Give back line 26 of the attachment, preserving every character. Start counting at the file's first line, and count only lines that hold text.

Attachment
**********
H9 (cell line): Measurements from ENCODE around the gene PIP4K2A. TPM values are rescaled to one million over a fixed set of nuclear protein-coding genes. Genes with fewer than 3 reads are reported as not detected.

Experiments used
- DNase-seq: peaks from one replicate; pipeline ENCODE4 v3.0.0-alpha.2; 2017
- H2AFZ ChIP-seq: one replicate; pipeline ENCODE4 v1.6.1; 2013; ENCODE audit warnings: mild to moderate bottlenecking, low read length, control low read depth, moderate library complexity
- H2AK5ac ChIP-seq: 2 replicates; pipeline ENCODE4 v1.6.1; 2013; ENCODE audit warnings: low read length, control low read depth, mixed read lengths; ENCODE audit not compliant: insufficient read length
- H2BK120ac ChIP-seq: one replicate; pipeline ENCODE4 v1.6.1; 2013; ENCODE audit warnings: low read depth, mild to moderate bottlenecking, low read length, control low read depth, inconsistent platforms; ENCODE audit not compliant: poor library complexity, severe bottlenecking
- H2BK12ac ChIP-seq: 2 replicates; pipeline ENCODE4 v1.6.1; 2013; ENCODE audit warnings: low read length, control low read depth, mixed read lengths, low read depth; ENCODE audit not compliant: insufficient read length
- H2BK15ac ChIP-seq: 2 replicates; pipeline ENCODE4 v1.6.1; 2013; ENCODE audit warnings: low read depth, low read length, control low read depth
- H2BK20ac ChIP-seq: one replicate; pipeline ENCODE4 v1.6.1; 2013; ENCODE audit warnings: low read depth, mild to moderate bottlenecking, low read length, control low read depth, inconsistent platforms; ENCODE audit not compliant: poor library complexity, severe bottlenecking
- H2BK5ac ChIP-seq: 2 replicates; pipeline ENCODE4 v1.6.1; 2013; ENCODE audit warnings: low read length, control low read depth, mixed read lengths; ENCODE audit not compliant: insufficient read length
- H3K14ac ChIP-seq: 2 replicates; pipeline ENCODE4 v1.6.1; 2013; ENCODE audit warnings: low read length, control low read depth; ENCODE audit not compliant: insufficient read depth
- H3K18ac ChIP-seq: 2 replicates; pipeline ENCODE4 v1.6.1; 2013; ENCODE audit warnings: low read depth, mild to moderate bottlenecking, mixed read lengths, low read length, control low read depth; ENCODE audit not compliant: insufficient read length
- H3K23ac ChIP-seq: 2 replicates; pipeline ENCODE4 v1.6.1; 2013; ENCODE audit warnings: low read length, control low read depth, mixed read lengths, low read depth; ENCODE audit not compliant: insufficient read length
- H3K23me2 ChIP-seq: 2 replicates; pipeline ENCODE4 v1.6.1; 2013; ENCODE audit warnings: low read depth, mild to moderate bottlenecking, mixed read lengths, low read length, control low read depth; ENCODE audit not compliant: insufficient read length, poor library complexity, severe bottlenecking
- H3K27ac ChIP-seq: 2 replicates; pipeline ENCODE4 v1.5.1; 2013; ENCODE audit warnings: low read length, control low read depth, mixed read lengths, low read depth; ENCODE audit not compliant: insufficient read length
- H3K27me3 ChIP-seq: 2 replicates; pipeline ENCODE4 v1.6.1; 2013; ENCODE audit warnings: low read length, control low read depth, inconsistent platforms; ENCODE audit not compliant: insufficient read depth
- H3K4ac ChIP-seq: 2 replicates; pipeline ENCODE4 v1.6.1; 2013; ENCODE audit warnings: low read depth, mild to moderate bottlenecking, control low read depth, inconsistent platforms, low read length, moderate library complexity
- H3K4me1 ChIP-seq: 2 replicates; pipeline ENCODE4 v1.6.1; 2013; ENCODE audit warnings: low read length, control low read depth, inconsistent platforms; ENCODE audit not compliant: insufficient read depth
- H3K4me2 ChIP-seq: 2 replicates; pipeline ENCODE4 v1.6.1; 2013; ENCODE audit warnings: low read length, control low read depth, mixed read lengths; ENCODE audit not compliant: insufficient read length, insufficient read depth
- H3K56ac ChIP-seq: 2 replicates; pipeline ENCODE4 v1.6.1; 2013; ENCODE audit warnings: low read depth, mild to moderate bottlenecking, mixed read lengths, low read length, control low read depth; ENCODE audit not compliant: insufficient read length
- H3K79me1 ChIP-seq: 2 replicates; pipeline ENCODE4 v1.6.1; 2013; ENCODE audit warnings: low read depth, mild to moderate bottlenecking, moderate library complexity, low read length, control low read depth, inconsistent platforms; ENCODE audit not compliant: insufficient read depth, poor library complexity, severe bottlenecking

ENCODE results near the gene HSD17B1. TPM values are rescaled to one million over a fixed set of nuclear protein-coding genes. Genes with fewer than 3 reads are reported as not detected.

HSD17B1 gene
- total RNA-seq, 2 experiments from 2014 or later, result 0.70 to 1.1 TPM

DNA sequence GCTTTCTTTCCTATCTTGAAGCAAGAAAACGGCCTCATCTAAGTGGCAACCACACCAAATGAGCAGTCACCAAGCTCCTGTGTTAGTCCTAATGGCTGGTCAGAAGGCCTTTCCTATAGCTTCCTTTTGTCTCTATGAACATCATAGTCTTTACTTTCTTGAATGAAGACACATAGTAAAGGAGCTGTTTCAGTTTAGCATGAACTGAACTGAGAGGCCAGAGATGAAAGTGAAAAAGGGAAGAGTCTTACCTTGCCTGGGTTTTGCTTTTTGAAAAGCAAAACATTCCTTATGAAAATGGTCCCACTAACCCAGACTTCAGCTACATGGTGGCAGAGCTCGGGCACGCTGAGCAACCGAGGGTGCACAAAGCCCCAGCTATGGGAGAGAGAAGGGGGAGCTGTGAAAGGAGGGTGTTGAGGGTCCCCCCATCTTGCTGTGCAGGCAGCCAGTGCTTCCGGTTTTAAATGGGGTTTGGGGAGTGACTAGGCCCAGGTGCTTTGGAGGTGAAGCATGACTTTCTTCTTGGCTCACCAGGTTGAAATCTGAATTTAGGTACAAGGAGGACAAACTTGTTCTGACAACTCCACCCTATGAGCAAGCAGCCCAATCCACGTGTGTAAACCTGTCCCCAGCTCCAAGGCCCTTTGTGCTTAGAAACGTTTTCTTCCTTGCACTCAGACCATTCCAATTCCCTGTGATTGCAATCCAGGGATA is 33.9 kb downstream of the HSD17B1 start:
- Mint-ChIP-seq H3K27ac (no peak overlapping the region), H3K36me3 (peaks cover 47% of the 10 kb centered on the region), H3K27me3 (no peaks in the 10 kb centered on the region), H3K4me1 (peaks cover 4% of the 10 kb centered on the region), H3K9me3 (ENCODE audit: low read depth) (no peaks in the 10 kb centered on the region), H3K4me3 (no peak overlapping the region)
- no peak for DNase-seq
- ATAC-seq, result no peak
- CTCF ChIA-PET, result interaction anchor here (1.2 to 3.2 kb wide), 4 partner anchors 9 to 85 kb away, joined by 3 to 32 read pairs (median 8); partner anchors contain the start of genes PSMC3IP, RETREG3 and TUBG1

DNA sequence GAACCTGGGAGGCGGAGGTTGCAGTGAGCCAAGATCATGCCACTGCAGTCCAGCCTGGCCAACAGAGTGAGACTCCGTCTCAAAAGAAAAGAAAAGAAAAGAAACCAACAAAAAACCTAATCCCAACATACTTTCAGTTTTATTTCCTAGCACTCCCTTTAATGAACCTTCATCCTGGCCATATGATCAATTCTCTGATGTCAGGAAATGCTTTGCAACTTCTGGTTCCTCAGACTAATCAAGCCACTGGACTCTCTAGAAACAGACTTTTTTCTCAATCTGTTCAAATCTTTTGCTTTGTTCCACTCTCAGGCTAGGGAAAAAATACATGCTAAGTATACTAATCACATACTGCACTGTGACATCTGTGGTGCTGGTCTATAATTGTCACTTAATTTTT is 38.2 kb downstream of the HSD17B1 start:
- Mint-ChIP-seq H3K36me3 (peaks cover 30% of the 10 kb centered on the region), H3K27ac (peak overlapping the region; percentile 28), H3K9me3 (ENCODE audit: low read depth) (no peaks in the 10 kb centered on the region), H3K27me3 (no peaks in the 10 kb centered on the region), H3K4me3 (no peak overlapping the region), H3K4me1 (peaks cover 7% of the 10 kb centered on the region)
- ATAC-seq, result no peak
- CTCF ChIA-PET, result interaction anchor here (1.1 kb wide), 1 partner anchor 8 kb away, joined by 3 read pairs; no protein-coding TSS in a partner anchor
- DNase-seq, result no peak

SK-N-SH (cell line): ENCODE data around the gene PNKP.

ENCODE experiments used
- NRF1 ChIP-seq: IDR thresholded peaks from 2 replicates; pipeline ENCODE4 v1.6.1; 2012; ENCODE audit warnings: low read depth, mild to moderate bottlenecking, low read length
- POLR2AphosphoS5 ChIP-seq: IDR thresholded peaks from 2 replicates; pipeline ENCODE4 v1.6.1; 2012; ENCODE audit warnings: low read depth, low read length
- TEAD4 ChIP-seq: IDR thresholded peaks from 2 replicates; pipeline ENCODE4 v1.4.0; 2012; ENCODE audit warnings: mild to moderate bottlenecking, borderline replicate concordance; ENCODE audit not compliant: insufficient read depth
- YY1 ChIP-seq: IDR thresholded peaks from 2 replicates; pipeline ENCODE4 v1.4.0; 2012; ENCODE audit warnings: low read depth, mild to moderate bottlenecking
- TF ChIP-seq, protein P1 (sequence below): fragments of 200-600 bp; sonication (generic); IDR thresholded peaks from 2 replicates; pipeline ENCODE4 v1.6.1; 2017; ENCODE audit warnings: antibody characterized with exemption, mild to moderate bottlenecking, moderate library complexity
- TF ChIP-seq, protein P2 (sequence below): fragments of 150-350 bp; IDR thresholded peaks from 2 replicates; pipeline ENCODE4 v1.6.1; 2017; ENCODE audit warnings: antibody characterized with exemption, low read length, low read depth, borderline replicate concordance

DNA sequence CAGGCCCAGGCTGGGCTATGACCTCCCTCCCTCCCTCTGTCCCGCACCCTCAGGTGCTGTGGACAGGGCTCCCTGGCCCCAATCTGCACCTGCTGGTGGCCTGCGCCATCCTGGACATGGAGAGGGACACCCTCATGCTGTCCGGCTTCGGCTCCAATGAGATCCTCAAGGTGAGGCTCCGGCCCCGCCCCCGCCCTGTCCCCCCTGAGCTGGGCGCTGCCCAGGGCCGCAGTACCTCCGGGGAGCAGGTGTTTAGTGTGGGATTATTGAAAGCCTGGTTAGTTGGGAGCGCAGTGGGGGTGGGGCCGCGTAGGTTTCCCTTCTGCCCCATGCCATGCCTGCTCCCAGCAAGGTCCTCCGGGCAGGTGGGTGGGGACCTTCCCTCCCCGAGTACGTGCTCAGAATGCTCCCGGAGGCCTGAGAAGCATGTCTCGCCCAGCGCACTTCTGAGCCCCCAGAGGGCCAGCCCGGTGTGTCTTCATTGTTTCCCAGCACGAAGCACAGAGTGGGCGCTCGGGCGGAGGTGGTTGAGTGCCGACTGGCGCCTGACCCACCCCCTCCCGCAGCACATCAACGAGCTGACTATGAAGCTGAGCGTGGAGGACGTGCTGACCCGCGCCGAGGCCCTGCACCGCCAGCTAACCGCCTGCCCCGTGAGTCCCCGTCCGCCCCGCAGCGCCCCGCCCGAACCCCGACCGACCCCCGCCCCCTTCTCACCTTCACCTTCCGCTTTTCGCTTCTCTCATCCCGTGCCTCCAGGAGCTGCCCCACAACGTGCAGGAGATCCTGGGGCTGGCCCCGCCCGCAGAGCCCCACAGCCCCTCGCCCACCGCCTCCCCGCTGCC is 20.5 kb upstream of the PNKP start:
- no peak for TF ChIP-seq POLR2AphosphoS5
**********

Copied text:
- Mint-ChIP-seq H3K27ac (no peak overlapping the region), H3K36me3 (peaks cover 47% of the 10 kb centered on the region), H3K27me3 (no peaks in the 10 kb centered on the region), H3K4me1 (peaks cover 4% of the 10 kb centered on the region), H3K9me3 (ENCODE audit: low read depth) (no peaks in the 10 kb centered on the region), H3K4me3 (no peak overlapping the region)